FOR MUSCLE GAINAs the Schoenfeld et al (2015) meta-analysis primarily observed untrained individuals with lower protein intakes that may be sub-optimal for muscle hypertrophy – findings must be interpreted with some caution. The findings would suggest that a higher meal frequency doesn’t appear to be advantageous for increases in muscle mass and that either meal frequency; 1-2 meals, 3-4 meals and 5+ meals per day will suffice for muscle mass retention. However, short term studies would suggest that a higher and evenly distributing protein intake throughout the day may lead to superior rates of muscle protein synthesis and subsequently gains in muscle hypertrophy. For an in depth review on how to optimise meal frequency and protein intake for muscle gain, check out my free downloadable resource that can be found HERE. For those with time constraints, here’s the cliff note on protein and meal frequency:
- Once protein is consumed in the correct dose, it stimulates the mechanisms responsible for muscle growth. This mechanism is referred to as muscle protein synthesis, or MPS for short.
- Once MPS has been stimulated, it remains ‘switched on’ for approx. 3 hours in smaller meals, and 5-6 hours in larger calorie containing meals.
- Consuming another protein meal within this window will not further increase MPS despite the provision of amino acids – This is known as the ‘muscle full’ effect or refractory period.
- MPS resembles a light switch – once you’ve turned a light switch on, you can’t press the button harder to make the light shine brighter. You have to wait until it is ‘turned off’ before turning it back on again. Similar to consuming protein, once the mechanisms are switched on, they’re on.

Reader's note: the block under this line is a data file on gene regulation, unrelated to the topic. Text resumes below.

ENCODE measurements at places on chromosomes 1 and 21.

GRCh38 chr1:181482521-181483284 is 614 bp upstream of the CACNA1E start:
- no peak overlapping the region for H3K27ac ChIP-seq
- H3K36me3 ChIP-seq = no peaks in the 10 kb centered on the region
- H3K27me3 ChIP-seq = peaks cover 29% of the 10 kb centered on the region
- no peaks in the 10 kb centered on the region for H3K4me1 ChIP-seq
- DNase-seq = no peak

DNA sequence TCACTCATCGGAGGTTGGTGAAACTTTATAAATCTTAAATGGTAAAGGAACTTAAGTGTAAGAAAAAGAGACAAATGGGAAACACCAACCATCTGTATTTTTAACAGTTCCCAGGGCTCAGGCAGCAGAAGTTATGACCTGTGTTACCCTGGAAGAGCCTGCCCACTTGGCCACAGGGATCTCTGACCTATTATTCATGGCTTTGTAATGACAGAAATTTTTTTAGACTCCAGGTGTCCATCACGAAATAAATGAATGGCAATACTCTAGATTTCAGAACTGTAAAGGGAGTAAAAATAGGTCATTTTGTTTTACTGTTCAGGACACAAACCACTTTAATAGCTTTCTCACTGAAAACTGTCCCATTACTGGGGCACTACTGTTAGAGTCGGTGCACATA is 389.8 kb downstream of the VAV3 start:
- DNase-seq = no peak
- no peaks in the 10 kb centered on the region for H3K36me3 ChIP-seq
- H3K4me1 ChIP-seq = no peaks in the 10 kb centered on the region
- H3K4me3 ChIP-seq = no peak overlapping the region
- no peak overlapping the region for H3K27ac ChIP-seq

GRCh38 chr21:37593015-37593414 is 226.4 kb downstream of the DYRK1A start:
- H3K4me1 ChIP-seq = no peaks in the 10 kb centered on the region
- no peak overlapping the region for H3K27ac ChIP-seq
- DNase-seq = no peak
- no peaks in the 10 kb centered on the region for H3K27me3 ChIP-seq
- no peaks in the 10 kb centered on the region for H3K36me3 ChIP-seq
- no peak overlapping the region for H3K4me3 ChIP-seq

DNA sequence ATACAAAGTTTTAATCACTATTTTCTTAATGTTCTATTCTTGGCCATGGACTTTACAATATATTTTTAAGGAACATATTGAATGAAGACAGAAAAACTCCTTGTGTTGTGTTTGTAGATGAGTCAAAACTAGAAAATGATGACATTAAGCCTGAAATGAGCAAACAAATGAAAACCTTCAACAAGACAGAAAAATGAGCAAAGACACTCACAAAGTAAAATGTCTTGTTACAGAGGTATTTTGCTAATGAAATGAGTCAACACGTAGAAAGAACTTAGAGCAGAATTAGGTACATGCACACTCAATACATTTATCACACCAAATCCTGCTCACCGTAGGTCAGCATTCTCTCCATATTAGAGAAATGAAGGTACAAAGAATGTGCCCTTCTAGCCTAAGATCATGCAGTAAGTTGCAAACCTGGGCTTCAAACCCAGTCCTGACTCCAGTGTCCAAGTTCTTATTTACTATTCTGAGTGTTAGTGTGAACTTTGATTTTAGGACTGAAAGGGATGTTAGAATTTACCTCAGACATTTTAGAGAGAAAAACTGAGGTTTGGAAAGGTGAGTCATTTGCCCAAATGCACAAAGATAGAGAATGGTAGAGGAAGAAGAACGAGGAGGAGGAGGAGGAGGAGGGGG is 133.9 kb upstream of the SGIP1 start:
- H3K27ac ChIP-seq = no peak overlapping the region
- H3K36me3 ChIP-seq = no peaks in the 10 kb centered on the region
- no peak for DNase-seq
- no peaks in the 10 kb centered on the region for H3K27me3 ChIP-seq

- You need a sufficient dose of high quality protein in order to maximally stimulate MPS . The dose and type of protein required can be found in the free download HERE.
- Since MPS is ‘turned on’ for approx. 3-5 hours after protein is consumed – The aim will be to have 3-4 protein rich meals per day to maximise the daily ability to build muscle. By default, this leads to a high(er) meal frequency.
Therefore, the more frequently MPS can be stimulated, the better – as each time you stimulate MPS, you initiate muscle growth. However, be mindful of the ‘switch’ analogy.
APPLICATIONMeal frequency should be tailored to the individual and should account for; preferences, schedule, lifestyle and goals. For fat loss purposes only, meal frequency doesn’t appear to dictate fat loss assuming that a calorie restricted diet is followed. Therefore, you can follow a 1 meal per day type of diet assuming that nutrient targets are met, however this may be a trade off with poorer energy, concentration and appetite throughout the day, anecdotally speaking. For gaining muscle mass, it would be prudent to follow a higher meal frequency to hypothetically maximise muscle gain. If maximising muscle gain isn’t a higher priority, then following your preferred meal frequency appears to retain muscle mass with moderate protein intakes. In this case, focus on achieving your daily nutrient requirements.